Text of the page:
Book: Liberalism: A Very Short Introduction (Very Short Introductions)

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Has liberalism triumphed?

Both as a political-ideological creed and as a philosophical reflection on the features of a just society, countless liberal enthusiasts regard it as a great success story. One of their most ardent voices has been that of Francis Fukuyama, an American philosopher who, over twenty years ago, announced the victory of the ‘liberal idea’. Liberalism, in his view, had become universally accepted, and no other ideology could make a similar claim to such universality. Was that then the end of ideological conflict? Were we all liberals now? Three problems with that confident view immediately come to mind. First, where is the finishing post of an ideology positioned? When does an ideology cross the line and breathe with relief: ‘we’ve finally beaten the others!’? History offers little indication of such finality, particularly when we judge present events and ideas. After all, even a belief in magic—once a powerful factor in interpreting what happens in the world—has not entirely disappeared in modern societies. Unless we know what the criterion of an ideological victory is, and unless we can establish a clear end to ideological clashes, the question remains meaningless. In effect, those who assume the victory of liberalism merely assert uncritically that one version of liberalism has won and the others have lost. That, too, must remain unsubstantiated, for what counts as victory in the field of ideas, theory, or ideology will always be contested. Short-term victories may well end up as long-term defeats: the history of 20th century communism attests to that, but who knows what may happen to communism’s fortunes in the even longer term?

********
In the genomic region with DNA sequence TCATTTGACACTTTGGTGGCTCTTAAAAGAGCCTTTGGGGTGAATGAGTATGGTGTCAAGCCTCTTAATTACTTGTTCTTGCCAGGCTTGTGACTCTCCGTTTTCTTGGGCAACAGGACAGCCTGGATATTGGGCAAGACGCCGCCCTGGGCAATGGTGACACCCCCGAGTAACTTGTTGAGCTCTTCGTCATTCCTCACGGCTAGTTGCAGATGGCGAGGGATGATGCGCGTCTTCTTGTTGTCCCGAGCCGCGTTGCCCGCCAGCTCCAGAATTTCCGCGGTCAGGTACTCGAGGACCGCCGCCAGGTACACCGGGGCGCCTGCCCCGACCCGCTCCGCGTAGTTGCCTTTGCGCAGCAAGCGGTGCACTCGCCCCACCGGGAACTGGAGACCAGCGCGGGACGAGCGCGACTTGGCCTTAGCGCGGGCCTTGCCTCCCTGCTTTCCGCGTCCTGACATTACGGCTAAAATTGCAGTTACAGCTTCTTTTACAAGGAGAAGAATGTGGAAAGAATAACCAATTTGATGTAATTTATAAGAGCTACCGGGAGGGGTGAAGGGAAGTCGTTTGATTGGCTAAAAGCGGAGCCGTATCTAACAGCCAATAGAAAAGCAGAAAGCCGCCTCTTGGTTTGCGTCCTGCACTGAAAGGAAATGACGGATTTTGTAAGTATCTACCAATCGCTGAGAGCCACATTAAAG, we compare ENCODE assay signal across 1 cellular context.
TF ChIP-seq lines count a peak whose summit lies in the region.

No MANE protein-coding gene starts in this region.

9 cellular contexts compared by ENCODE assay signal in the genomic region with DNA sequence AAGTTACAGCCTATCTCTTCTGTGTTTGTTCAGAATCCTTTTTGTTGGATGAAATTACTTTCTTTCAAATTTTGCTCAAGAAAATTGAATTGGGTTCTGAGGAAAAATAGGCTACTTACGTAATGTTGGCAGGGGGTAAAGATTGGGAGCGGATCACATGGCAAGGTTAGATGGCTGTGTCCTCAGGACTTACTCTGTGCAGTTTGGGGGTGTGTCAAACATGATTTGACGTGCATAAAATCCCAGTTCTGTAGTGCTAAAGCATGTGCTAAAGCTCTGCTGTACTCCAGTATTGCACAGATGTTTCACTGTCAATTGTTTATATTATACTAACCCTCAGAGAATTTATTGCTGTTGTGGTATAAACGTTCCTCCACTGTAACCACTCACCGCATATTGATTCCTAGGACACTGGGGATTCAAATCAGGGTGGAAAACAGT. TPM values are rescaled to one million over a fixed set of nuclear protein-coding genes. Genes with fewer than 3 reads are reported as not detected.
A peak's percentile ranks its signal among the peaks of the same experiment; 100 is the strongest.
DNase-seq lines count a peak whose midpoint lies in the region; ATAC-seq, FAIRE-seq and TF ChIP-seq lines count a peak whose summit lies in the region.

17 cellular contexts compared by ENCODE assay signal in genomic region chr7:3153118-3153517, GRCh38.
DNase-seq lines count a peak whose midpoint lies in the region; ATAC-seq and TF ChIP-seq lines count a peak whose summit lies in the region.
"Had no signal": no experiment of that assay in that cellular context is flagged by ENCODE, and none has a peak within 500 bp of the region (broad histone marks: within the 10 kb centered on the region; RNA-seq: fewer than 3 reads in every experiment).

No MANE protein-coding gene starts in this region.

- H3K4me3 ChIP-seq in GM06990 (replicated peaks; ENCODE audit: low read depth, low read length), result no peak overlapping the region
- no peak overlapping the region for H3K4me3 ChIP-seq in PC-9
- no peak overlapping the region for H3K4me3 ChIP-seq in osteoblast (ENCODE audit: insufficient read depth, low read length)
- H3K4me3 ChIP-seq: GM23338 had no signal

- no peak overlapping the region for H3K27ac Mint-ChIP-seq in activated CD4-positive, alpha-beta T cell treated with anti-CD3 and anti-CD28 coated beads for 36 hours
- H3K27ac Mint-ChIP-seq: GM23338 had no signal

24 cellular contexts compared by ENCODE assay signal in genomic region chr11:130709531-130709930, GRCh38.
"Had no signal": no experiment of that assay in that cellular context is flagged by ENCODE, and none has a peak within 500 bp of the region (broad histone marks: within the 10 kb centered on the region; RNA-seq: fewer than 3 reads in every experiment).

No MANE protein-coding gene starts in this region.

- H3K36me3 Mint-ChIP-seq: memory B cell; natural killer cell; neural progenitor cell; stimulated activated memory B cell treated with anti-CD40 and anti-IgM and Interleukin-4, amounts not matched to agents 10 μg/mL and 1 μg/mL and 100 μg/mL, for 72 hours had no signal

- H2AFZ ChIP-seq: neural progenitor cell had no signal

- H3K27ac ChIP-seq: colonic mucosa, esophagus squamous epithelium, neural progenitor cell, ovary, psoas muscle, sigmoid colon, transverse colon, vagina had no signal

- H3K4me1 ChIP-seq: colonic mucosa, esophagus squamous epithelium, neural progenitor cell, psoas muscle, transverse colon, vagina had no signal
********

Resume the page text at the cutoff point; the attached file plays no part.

Second, there is scant evidence that liberalism has been accepted in most parts of the globe. Side-by-side with aspirations to some kind of liberal democracy we encounter ideologies based on religion, forms of radical populism, autocratic states of belief and rule, and, of course, many conservative regimes. In Fukuyama’s own society, in the USA, a considerable amount of invective is piled up against liberalism. But is there nonetheless a process of growing convergence on liberal points of view? Well, it seems premature and wrong-headed to pass judgement on the future spread of other ideologies. Predicting the future of ideas has become more, not less, difficult in a fast-changing and increasingly fragmented world. Even those who claim to witness a move towards growing globalization may be talking about competing visions of globalism that differ markedly from one another: for instance, a globalization of market values as against a globalization of human solidarity. So the globalization of liberalism is still a glint in someone’s eye, and it may never happen.

Third, Fukuyama implied that there was one clear thing called liberalism. The evidence suggests otherwise. We can be greatly assisted in understanding liberalism by recognizing that there are various ways of looking at it. Each perspective will illuminate some of its features while obscuring others. When we look at a painting, we may ask questions about the artist, about its composition, about its aesthetics, about the techniques and materials used, about its commercial value, or about its place in the history of art. It all depends on which subject interests us most. Similarly, with liberalism as with all ideologies, there is no distinct approach that will tell us all we want to know about it, no easy single definition that will cover all its manifestations.

This book will therefore explore liberalism from a number of angles. Using Fukuyama’s flawed metaphor, there are many liberal runners in that so-called race, so even were we impetuously to declare liberalism a winner, this would not reveal which of liberalism’s many versions has ‘won’. The ideas and arrangements nesting under the label ‘liberalism’ may mutate significantly, as indeed they already have done in the past. The frequent bouts of ‘endism’ that afflict political commentators as well as social prophets exude more than a whiff of utopianism, of teleological inevitability, or perhaps even cynicism. Yet even though no definition of liberalism can include all its varieties, its more durable features will be spelt out in .

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